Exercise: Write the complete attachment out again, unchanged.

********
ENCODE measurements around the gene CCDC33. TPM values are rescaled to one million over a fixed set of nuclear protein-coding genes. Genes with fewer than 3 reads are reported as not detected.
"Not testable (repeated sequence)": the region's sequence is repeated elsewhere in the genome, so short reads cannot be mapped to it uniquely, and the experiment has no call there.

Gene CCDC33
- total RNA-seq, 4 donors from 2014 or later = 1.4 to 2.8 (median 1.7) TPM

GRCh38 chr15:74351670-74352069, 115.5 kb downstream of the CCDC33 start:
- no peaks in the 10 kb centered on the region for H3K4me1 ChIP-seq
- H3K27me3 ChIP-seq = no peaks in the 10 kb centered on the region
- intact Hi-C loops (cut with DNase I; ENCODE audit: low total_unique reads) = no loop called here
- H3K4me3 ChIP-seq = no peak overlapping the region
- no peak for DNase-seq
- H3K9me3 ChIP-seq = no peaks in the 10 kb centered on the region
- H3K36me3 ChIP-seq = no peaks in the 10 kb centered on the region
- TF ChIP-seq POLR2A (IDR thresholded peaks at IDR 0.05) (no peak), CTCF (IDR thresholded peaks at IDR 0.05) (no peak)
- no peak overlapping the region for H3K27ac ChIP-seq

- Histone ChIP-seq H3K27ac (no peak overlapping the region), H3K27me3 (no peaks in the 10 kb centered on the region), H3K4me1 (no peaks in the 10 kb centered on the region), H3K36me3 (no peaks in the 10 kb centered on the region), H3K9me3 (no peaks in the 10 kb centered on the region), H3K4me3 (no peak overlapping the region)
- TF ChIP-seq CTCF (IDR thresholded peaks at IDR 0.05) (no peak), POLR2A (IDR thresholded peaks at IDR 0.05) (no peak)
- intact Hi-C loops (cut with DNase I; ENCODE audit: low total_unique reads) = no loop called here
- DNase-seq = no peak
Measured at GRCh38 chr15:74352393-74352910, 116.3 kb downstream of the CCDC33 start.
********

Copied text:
ENCODE measurements around the gene CCDC33. TPM values are rescaled to one million over a fixed set of nuclear protein-coding genes. Genes with fewer than 3 reads are reported as not detected.
"Not testable (repeated sequence)": the region's sequence is repeated elsewhere in the genome, so short reads cannot be mapped to it uniquely, and the experiment has no call there.

Gene CCDC33
- total RNA-seq, 4 donors from 2014 or later = 1.4 to 2.8 (median 1.7) TPM

GRCh38 chr15:74351670-74352069, 115.5 kb downstream of the CCDC33 start:
- no peaks in the 10 kb centered on the region for H3K4me1 ChIP-seq
- H3K27me3 ChIP-seq = no peaks in the 10 kb centered on the region
- intact Hi-C loops (cut with DNase I; ENCODE audit: low total_unique reads) = no loop called here
- H3K4me3 ChIP-seq = no peak overlapping the region
- no peak for DNase-seq
- H3K9me3 ChIP-seq = no peaks in the 10 kb centered on the region
- H3K36me3 ChIP-seq = no peaks in the 10 kb centered on the region
- TF ChIP-seq POLR2A (IDR thresholded peaks at IDR 0.05) (no peak), CTCF (IDR thresholded peaks at IDR 0.05) (no peak)
- no peak overlapping the region for H3K27ac ChIP-seq

- Histone ChIP-seq H3K27ac (no peak overlapping the region), H3K27me3 (no peaks in the 10 kb centered on the region), H3K4me1 (no peaks in the 10 kb centered on the region), H3K36me3 (no peaks in the 10 kb centered on the region), H3K9me3 (no peaks in the 10 kb centered on the region), H3K4me3 (no peak overlapping the region)
- TF ChIP-seq CTCF (IDR thresholded peaks at IDR 0.05) (no peak), POLR2A (IDR thresholded peaks at IDR 0.05) (no peak)
- intact Hi-C loops (cut with DNase I; ENCODE audit: low total_unique reads) = no loop called here
- DNase-seq = no peak
Measured at GRCh38 chr15:74352393-74352910, 116.3 kb downstream of the CCDC33 start.